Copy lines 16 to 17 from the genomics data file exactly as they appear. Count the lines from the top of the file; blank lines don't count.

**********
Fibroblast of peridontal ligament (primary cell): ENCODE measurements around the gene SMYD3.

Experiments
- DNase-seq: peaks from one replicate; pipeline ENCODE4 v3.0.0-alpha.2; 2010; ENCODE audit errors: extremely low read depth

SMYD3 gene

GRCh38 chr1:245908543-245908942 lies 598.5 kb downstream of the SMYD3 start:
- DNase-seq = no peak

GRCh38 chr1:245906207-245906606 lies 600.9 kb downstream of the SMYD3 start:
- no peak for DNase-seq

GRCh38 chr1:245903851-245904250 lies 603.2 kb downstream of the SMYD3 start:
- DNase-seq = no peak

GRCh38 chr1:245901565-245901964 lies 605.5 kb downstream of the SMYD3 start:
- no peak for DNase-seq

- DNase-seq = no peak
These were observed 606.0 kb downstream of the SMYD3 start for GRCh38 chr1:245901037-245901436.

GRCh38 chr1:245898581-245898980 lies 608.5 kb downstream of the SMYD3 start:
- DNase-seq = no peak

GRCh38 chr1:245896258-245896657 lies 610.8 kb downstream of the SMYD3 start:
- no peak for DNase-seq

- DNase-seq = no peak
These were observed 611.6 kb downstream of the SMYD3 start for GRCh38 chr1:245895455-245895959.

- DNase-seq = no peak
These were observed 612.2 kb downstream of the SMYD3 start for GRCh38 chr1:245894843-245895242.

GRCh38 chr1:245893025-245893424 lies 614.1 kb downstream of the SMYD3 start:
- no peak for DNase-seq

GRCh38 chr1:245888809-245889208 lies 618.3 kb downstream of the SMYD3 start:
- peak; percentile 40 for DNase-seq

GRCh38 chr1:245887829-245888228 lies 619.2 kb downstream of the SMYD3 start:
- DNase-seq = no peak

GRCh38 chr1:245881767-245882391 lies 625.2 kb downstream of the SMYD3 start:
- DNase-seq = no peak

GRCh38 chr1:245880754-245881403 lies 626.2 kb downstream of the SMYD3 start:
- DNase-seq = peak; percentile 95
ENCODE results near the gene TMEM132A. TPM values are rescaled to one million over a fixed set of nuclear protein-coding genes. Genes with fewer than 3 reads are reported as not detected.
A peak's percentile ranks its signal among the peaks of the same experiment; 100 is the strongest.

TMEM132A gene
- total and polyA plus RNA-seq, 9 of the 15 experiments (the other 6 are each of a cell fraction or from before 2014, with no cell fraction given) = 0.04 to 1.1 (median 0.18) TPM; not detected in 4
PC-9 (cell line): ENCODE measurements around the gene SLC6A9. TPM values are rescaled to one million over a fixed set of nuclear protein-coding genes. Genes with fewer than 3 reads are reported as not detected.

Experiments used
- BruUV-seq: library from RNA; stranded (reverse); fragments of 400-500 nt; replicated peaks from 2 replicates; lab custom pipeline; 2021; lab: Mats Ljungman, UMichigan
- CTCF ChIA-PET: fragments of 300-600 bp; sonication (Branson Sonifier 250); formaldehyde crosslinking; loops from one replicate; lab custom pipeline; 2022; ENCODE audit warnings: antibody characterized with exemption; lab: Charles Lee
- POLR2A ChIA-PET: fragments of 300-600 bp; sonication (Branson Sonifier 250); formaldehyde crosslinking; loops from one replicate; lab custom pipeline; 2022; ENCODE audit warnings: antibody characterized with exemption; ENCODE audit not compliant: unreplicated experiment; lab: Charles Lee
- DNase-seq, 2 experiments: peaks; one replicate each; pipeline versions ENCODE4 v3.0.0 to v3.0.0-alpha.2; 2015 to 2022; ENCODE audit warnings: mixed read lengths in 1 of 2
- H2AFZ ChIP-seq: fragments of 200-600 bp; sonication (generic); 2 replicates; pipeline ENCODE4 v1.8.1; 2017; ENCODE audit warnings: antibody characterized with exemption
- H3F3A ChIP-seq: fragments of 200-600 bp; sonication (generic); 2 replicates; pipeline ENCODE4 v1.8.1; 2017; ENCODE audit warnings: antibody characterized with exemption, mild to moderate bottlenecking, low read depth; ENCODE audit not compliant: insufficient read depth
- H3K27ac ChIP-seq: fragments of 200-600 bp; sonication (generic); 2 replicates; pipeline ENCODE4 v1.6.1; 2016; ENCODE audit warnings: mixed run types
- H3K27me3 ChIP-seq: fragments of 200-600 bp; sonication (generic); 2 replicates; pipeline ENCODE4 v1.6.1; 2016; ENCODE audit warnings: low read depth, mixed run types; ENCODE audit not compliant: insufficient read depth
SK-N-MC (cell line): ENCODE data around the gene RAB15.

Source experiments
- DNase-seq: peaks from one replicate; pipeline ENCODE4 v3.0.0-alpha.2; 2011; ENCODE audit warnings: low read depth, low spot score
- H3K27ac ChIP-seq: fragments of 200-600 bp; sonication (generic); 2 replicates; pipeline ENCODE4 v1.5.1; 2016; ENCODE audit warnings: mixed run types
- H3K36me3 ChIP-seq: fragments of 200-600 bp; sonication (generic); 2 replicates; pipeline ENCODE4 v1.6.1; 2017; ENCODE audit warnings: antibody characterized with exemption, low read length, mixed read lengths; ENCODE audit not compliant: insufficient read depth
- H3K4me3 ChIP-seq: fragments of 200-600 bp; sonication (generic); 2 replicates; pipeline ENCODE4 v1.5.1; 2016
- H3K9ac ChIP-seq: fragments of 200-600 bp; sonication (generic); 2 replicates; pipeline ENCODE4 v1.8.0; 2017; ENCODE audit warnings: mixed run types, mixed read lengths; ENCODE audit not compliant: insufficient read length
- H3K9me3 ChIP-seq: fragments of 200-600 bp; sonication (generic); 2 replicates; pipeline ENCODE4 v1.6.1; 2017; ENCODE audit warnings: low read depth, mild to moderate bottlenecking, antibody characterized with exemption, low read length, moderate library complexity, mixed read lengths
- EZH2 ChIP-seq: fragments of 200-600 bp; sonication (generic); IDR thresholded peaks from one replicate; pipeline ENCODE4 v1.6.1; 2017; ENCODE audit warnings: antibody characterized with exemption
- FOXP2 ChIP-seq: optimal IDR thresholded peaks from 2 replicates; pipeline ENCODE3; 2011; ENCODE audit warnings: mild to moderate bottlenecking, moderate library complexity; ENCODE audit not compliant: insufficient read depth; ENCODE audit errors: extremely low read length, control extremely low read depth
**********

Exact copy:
- DNase-seq = no peak

GRCh38 chr1:245896258-245896657 lies 610.8 kb downstream of the SMYD3 start: